“Not everything is as good as they tell us on TV,” complained the officer, who spends almost every cent of his “pauper’s salary” on an apartment a two-hour commute from the capital.
The parliamentary elections were controversial from the earliest days of the campaign. New restrictions prevented many opposition parties from participating. Even parties that managed to get onto the ballot will have to win 7% of the vote to secure a seat in parliament. Early returns indicated that only four parties made the cut.
As the vote neared, Russian officials feuded bitterly with monitors from the Organization for Security and Cooperation in Europe, blocking visas and imposing restrictions until the organization dropped plans to observe the election. Russia countered by accusing the group of caving in to U.S. pressure.
Shortly after the first election results were reported, the White House urged Russian authorities to investigate allegations of election violations.
“In the run-up to election day, we expressed our concern regarding the use of state administrative resources in support of United Russia, the bias of the state-owned or influenced media in favor of United Russia, intimidation of political opposition, and the lack of equal opportunity encountered by opposition candidates and parties,” said National Security Council spokesman Gordon Johndroe.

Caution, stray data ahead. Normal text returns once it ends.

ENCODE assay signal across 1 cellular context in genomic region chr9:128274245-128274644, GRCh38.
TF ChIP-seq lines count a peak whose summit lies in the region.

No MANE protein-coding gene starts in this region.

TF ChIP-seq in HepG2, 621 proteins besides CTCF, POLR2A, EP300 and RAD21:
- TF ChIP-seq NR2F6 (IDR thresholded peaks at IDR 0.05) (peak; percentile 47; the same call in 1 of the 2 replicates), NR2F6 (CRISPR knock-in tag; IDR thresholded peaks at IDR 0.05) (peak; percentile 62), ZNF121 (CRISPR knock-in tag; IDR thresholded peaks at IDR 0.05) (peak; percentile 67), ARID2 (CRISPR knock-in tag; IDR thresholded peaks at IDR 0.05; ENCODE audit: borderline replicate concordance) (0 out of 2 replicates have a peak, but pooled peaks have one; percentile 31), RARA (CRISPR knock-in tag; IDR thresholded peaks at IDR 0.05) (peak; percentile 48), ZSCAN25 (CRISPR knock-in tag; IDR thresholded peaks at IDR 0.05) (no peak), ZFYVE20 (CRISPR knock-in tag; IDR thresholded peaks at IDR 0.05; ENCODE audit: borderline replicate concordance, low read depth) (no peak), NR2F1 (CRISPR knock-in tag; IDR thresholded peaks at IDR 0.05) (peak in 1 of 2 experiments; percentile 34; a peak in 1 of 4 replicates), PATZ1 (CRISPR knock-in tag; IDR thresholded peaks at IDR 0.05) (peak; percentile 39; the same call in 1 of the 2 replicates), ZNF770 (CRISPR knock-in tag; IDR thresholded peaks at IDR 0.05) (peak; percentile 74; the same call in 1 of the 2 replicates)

Putin’s role in the campaign raised eyebrows. When the president took to the government-controlled airwaves last week, he warned that if the ruling party did not win, Russia could fall under the sway of shadowy, Western-backed opponents.
“He spoke in his capacity as president, not as a candidate, and called upon people to vote for United Russia,” said Sergei Mitrokhin of the opposition Yabloko party. “This is a gross violation.”
Government employees, factory workers and soldiers were being heavily pressured to vote for United Russia, opposition parties charged.
In many polling stations, Russians had to cast ballots in plain view of other voters, monitors and police. There were no curtains or doors to shield voters as they marked outsized ballots. Afterward, as the ballots were fed into electronic scanners, it was easy for bystanders to see which box had been checked.
In some areas, election monitors and journalists had trouble getting inside polling stations. Despite carrying government-issued election credentials, reporters for the Los Angeles Times were kicked out of a voting center on the outskirts of Moscow by policemen who said they had orders to keep journalists away.
None of the troubles at the polls seemed to damp the affections of Putin’s many fans. If anything, many Russians wax wistful for the days when their country was ruled by a strong, combative leader -- and embrace Putin because he seems to represent a return to stability and centralized power.
“Finally Russia has a president who really has a solid personality,” said Andrei Kondrashov, 24, an economics student. “Russia, as a great power, should be represented by a strong man.”
“We don’t want a total dictator in charge, but we want a strong hand.”
Kondrashov’s wife, fellow student Alla Gogayeva, 22, cuddled against his side. She too said she had given “a vote of confidence for Putin.”
“She’s in complete solidarity with her husband,” Kondrashov said proudly.
“Not with my husband,” she corrected him. “With Putin.”
Times staff writers Sergei L. Loiko in Moscow and Josh Meyer in Washington contributed to this report.